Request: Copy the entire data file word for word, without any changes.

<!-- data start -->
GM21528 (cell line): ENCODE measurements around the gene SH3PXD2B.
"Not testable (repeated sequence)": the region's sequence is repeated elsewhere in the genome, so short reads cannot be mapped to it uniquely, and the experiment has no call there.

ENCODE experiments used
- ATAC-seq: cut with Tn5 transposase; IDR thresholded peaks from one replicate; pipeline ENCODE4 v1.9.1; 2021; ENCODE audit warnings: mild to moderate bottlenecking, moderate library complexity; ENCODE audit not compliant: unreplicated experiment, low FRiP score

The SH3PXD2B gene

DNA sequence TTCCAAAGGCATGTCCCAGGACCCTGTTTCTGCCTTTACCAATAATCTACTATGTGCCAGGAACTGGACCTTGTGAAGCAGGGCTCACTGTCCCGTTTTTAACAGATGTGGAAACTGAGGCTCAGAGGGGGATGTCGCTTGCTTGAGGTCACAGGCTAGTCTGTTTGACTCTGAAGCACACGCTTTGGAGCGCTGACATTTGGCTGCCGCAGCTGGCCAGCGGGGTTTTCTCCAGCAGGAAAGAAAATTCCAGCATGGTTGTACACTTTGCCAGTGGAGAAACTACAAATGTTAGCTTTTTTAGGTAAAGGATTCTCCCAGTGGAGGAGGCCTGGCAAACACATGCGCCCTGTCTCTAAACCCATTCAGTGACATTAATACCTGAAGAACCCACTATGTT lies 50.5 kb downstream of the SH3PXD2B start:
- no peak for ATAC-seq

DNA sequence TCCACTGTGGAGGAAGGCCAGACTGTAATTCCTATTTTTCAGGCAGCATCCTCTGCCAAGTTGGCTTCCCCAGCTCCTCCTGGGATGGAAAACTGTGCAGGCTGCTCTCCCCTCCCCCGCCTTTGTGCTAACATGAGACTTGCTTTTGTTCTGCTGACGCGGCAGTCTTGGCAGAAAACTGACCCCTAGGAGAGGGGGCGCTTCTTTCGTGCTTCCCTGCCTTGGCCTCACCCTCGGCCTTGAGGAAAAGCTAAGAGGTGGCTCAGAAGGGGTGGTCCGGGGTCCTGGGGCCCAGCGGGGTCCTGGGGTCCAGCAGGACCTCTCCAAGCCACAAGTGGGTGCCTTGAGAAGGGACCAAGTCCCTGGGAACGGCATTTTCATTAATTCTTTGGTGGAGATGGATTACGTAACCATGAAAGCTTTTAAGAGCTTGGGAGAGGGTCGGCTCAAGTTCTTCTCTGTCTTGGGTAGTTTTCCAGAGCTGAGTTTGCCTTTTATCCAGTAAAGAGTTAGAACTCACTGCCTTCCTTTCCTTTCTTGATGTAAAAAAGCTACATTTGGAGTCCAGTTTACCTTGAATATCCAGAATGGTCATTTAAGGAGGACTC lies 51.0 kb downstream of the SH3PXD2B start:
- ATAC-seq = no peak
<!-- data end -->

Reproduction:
GM21528 (cell line): ENCODE measurements around the gene SH3PXD2B.
"Not testable (repeated sequence)": the region's sequence is repeated elsewhere in the genome, so short reads cannot be mapped to it uniquely, and the experiment has no call there.

ENCODE experiments used
- ATAC-seq: cut with Tn5 transposase; IDR thresholded peaks from one replicate; pipeline ENCODE4 v1.9.1; 2021; ENCODE audit warnings: mild to moderate bottlenecking, moderate library complexity; ENCODE audit not compliant: unreplicated experiment, low FRiP score

The SH3PXD2B gene

DNA sequence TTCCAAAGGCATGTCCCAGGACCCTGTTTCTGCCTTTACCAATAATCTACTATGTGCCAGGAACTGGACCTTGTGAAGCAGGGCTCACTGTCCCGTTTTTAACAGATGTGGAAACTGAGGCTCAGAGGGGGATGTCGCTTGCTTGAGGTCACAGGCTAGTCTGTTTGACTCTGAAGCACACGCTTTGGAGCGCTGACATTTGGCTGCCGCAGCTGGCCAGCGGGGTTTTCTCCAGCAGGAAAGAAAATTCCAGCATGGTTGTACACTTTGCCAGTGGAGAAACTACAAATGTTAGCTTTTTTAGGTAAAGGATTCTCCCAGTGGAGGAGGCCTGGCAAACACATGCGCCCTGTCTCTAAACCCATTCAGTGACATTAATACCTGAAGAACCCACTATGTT lies 50.5 kb downstream of the SH3PXD2B start:
- no peak for ATAC-seq

DNA sequence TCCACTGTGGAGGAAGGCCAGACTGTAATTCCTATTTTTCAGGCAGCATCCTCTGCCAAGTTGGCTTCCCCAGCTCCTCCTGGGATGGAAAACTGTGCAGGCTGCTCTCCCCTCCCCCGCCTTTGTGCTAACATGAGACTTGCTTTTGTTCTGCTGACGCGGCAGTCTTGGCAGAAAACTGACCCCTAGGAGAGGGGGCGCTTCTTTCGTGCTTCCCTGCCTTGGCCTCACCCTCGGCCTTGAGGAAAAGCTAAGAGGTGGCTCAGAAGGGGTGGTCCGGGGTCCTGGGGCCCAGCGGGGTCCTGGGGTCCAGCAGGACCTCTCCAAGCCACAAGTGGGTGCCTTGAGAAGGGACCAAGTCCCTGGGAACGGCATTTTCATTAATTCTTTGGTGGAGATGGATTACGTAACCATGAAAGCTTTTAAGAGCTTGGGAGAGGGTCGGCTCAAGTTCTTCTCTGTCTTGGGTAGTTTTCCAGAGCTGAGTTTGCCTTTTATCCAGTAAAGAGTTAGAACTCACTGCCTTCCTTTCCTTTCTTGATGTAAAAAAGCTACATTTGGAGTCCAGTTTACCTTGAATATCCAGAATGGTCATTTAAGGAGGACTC lies 51.0 kb downstream of the SH3PXD2B start:
- ATAC-seq = no peak